Nasal foreign bodies are commonly seen in children, particularly those between 1 and 4 years of age. Adult patients with mental retardation or psychiatric illness can also present to the Emergency Department with a nasal foreign body. Young children are naturally curious and spend a great deal of time investigating themselves and the world around them. This involves handling, tasting, and smelling whatever they get their hands on. When these investigations go too far, the Emergency Physician is faced with a foreign body in a youngster's nose. The most common foreign bodies found are beads, food (e.g., corn, nuts, peas, and popcorn), paper, rocks, and toy parts.1,2 Nasal foreign bodies also result from attempts to clean the nose and to control bleeding. In these cases, most of the foreign bodies retrieved consist of cotton swabs, paper, or sponge material.
Children may present with a known nasal foreign body. However, other presentations are common and may be subtle. This includes body odor, halitosis, persistent unilateral nasal discharge, or recurrent epistaxis. Foreign bodies can be found during a routine examination or as an incidental finding on radiographs in the asymptomatic child.1,3,4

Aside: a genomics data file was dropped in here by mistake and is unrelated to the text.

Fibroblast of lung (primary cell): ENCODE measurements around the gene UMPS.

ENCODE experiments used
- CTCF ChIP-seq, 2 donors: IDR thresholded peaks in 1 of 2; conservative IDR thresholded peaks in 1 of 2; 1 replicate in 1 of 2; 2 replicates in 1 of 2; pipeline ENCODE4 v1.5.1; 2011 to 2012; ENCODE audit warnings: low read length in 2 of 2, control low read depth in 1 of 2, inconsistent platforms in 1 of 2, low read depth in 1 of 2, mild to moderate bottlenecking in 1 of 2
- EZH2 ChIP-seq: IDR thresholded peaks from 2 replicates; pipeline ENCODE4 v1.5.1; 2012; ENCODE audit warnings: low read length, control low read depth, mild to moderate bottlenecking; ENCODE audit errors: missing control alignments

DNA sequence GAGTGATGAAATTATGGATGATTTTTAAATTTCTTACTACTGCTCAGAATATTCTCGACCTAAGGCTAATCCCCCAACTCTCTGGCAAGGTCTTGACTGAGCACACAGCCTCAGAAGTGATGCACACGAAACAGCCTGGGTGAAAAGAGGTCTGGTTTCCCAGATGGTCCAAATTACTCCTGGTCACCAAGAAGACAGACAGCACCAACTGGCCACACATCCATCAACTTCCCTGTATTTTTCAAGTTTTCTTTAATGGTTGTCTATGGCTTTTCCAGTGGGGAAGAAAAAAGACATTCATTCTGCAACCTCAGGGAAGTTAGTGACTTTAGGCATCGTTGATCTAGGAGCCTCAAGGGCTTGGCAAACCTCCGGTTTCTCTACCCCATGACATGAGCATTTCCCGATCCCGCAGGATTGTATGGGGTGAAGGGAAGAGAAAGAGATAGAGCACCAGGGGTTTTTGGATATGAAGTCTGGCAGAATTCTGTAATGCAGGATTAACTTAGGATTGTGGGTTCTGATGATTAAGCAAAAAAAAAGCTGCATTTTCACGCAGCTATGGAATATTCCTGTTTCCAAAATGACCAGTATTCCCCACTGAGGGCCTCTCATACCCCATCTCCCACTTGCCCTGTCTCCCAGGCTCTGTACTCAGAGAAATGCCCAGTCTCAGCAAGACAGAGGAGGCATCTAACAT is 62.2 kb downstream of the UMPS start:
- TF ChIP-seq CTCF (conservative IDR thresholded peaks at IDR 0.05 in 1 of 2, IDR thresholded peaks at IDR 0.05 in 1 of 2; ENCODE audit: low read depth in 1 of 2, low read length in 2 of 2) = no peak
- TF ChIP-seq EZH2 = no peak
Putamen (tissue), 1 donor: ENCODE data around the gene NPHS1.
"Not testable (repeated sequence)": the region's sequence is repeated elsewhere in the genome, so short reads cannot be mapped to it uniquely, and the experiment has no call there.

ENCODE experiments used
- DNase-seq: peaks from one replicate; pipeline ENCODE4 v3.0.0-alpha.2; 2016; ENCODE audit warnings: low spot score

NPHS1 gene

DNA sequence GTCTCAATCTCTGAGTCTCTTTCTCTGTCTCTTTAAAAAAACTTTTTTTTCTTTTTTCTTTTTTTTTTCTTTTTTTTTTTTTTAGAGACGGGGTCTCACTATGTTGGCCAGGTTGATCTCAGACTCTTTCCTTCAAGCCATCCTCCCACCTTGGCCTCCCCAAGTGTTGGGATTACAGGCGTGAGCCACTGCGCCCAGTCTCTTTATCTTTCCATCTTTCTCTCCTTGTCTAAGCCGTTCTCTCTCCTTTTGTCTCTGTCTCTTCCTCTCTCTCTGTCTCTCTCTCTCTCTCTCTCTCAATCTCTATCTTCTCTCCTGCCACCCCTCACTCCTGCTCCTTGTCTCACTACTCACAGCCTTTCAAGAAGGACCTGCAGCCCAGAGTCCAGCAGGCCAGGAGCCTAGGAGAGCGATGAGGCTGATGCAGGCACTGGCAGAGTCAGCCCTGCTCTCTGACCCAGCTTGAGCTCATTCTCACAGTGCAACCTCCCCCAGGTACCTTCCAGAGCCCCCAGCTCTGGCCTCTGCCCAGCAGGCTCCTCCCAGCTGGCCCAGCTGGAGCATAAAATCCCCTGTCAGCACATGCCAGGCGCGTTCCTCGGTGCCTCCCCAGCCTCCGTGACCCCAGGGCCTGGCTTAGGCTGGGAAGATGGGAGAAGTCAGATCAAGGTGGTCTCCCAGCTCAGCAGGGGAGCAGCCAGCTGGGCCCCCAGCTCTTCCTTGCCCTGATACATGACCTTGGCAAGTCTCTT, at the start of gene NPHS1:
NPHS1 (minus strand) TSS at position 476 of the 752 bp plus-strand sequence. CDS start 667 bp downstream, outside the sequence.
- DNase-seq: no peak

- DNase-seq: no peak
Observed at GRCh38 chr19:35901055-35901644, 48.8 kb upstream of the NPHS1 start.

The task of the Emergency Physician in these cases is fourfold. First is to suspect the presence of a nasal foreign body. Second is to perform a thorough physical examination, including a search for the foreign body. Next is to visualize the foreign body. Finally, remove the foreign body efficiently and with minimal trauma.
The nasal cavity consists of two passages on either side of the nasal septum. The superior, middle, and inferior bony turbinates project medially into each passage and are covered by a mucous membrane overlying a venous plexus. Although foreign bodies can be located anywhere in the nose, most foreign bodies are found on the floor of the inferior turbinate or anterior to the middle turbinate.5 The cartilaginous septum is covered by a thin mucosa and receives its blood supply from the mucoperichondrium. Sensory nerves of the nasal cavity are branches of the greater palatine nerve and sphenopalatine ganglion.6 These nerves are easily anesthetized with topical anesthetics. The nasal cavity is separated from the orbit by the thin lamina papyracea and from the anterior cranial fossa by the cribriform plate of the ethmoid bone.
A foreign body in the nasal cavity sets off an inflammatory response and the venous plexus becomes congested. This swelling may eventually obscure the foreign body from view. The longer the foreign body remains in the nasal cavity, the more likely the patient is to develop pressure necrosis, granulation tissue, infection, and a purulent discharge. The foreign body can erode into the surrounding areas over time if it is not removed. A unilateral malodorous discharge and/or epistaxis from a child's nose is the hallmark of a foreign body.
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